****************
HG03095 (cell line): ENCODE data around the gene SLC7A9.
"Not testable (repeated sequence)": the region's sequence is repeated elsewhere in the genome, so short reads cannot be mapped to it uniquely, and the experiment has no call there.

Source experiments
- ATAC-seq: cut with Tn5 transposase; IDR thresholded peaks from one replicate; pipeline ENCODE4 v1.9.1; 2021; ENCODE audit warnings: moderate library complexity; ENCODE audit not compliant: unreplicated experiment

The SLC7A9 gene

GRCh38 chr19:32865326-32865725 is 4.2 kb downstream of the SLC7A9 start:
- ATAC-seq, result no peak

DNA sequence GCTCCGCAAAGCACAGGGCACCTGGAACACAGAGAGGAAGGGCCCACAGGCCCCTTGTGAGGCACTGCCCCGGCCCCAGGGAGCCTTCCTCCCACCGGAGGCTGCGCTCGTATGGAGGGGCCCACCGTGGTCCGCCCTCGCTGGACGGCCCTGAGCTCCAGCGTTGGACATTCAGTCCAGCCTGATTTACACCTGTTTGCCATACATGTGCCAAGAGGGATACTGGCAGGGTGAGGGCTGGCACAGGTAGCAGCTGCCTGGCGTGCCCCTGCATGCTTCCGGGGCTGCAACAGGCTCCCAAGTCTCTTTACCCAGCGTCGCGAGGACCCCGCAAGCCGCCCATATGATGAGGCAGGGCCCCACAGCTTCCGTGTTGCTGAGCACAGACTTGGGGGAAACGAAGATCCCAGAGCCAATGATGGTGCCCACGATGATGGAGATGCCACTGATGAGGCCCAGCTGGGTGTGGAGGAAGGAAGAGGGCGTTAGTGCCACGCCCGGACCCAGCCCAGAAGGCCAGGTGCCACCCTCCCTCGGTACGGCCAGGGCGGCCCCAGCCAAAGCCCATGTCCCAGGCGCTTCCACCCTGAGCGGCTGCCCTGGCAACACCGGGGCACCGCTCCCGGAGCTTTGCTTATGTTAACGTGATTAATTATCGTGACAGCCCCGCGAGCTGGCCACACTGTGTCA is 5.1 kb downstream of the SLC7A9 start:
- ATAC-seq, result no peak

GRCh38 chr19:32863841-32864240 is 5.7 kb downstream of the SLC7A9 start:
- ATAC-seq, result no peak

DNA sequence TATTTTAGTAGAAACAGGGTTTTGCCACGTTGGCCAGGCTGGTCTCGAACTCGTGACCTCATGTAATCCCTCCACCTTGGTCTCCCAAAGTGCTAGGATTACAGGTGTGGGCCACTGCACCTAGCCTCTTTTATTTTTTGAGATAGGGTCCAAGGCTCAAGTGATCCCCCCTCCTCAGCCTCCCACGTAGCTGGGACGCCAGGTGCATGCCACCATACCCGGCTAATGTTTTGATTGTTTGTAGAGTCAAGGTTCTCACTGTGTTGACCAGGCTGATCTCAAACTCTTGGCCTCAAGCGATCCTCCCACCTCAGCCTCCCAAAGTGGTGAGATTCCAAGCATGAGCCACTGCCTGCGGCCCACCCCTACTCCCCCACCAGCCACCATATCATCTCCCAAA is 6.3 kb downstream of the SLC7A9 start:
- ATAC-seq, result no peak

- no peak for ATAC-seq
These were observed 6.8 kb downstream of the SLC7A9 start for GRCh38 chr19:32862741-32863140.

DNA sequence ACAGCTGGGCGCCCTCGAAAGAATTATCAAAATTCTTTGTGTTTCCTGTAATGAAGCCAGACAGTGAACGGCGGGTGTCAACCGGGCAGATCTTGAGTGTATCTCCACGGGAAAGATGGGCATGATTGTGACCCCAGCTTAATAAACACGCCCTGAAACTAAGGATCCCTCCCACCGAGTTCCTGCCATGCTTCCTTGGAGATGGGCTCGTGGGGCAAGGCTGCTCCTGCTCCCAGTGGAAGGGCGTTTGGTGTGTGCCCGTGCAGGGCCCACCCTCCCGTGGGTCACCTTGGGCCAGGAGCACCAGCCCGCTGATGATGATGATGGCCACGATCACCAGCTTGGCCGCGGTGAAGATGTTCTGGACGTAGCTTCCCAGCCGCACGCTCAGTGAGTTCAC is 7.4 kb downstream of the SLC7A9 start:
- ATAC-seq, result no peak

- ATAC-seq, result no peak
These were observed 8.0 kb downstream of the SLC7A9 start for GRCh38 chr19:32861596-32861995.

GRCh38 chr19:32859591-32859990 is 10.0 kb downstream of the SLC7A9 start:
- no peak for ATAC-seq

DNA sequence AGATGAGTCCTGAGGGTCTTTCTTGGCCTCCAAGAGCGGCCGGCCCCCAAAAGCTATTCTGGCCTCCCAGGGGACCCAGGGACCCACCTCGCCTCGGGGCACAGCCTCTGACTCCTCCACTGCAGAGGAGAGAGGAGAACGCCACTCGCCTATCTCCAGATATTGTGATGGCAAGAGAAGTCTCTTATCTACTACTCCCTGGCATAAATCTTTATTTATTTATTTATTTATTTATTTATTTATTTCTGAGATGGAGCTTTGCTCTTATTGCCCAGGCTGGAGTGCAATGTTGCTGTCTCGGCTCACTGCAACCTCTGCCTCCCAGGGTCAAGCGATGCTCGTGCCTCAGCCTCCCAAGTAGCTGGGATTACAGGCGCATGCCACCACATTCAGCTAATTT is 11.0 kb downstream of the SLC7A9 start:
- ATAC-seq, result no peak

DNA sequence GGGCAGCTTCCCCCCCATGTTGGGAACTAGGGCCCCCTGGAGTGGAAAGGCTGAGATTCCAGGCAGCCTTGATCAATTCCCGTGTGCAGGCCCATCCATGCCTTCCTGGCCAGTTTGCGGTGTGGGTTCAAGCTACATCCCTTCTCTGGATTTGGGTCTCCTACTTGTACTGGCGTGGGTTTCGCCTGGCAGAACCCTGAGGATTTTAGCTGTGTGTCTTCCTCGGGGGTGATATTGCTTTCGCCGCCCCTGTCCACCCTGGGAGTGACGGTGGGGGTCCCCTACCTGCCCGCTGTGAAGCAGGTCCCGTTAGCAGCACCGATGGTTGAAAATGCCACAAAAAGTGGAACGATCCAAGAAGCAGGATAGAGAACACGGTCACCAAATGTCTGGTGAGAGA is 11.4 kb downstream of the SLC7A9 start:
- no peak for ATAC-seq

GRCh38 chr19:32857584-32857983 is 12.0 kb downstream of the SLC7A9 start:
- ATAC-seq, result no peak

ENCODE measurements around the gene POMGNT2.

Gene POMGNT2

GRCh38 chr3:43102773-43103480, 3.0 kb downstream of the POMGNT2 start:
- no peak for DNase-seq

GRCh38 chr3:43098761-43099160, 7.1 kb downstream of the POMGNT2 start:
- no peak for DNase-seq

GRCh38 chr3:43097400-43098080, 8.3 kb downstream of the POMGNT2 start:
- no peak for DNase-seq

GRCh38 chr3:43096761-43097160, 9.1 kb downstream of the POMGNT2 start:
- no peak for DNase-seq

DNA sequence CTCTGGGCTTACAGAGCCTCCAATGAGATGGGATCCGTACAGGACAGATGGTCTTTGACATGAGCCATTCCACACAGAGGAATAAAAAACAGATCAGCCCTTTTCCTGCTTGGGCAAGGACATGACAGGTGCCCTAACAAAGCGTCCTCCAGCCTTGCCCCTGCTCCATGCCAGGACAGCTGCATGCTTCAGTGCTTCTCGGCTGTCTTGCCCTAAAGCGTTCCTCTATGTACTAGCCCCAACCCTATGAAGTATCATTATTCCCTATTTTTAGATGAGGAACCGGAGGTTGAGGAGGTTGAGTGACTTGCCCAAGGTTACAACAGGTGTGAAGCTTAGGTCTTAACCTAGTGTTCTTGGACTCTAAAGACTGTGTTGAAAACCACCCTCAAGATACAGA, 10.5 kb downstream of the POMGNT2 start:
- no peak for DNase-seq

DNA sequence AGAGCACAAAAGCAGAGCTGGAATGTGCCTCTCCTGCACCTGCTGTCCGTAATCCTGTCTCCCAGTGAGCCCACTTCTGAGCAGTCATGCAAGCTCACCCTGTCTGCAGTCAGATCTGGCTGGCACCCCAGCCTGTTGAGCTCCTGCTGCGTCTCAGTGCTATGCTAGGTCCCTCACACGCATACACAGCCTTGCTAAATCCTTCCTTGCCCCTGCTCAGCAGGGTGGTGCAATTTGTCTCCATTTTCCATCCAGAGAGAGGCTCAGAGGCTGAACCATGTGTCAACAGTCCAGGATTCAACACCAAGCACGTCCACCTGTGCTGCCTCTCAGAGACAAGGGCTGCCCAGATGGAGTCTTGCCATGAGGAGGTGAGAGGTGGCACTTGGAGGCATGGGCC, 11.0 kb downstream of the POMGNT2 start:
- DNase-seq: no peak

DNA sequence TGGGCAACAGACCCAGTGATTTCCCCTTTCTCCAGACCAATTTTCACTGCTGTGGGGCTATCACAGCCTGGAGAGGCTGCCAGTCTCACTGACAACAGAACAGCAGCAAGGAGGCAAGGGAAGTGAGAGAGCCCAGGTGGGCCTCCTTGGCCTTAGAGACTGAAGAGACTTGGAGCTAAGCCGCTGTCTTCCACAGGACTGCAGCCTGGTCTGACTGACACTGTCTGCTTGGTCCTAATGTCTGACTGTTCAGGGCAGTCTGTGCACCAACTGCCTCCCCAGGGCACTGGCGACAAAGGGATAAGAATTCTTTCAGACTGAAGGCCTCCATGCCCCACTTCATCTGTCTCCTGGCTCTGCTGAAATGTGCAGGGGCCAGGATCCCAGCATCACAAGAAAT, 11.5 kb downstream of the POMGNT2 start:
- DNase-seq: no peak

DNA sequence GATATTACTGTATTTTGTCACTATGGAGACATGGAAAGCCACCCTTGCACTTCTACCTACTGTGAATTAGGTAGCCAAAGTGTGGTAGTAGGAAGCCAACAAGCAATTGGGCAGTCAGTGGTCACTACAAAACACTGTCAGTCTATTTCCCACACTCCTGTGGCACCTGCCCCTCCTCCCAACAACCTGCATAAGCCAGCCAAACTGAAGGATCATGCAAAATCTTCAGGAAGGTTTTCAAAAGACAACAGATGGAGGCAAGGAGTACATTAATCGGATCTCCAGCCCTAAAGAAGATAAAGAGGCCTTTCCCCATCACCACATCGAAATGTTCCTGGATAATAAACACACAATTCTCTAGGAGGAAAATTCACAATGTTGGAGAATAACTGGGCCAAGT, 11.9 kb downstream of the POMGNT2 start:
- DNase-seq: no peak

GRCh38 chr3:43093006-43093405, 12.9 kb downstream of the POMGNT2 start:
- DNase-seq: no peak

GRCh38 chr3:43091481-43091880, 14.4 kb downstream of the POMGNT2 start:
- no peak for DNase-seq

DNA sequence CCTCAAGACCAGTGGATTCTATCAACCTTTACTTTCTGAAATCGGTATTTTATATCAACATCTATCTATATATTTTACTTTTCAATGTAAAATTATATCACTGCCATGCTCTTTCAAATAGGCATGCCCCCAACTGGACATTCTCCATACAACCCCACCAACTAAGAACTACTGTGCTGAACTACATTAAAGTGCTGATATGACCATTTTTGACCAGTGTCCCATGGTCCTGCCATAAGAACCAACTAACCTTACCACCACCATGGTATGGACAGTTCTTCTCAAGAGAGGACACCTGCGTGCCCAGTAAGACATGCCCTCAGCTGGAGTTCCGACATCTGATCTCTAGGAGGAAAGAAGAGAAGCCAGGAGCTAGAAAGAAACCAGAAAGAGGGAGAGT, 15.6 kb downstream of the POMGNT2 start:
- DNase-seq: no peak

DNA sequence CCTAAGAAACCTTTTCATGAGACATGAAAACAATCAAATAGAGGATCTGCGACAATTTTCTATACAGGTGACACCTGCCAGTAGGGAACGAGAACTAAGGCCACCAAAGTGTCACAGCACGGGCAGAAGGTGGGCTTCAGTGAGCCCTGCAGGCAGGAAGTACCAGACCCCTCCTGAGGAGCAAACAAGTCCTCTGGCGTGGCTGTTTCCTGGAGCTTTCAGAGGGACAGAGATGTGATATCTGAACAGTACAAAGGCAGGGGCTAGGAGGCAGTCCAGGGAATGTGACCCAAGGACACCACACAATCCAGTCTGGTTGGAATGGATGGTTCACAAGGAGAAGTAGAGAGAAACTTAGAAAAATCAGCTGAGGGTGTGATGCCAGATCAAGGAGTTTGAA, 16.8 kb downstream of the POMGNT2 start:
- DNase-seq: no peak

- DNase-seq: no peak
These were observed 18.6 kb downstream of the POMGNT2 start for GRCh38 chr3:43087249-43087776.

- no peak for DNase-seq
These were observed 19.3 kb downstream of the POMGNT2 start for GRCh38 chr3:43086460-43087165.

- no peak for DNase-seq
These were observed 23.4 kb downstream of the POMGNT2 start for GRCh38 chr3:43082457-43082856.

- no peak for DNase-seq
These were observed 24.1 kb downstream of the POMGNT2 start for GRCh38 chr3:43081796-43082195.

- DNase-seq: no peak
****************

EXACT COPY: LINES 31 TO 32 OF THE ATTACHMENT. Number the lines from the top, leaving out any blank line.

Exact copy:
- no peak for DNase-seq

GRCh38 chr3:43098761-43099160, 7.1 kb downstream of the POMGNT2 start: